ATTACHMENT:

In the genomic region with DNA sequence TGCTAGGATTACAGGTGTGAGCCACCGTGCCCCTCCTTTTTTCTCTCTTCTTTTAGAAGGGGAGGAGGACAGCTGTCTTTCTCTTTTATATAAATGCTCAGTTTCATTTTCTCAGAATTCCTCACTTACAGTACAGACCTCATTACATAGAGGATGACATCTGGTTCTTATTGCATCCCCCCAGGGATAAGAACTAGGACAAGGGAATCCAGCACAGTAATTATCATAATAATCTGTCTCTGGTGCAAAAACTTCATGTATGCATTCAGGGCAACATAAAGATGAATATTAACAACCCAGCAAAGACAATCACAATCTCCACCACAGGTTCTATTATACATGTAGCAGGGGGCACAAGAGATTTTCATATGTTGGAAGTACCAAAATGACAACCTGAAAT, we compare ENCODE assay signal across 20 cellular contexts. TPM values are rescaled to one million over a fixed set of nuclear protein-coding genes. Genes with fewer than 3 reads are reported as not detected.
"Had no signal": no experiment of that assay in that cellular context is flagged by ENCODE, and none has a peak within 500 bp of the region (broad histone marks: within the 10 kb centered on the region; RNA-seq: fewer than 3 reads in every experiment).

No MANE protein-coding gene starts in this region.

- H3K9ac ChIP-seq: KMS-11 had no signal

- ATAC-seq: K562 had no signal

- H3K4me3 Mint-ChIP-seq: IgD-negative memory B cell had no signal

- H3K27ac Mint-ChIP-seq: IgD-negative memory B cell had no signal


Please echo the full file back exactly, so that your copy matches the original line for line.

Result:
In the genomic region with DNA sequence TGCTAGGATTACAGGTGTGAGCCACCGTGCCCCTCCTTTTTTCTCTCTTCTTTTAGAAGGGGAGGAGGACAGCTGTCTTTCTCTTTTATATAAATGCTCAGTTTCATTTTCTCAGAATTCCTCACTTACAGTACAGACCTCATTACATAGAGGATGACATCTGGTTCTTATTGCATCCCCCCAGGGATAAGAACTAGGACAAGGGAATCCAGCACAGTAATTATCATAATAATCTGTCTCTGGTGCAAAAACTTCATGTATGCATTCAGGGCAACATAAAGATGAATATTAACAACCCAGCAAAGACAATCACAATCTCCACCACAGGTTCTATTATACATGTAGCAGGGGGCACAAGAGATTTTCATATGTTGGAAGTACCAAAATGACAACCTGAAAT, we compare ENCODE assay signal across 20 cellular contexts. TPM values are rescaled to one million over a fixed set of nuclear protein-coding genes. Genes with fewer than 3 reads are reported as not detected.
"Had no signal": no experiment of that assay in that cellular context is flagged by ENCODE, and none has a peak within 500 bp of the region (broad histone marks: within the 10 kb centered on the region; RNA-seq: fewer than 3 reads in every experiment).

No MANE protein-coding gene starts in this region.

- H3K9ac ChIP-seq: KMS-11 had no signal

- ATAC-seq: K562 had no signal

- H3K4me3 Mint-ChIP-seq: IgD-negative memory B cell had no signal

- H3K27ac Mint-ChIP-seq: IgD-negative memory B cell had no signal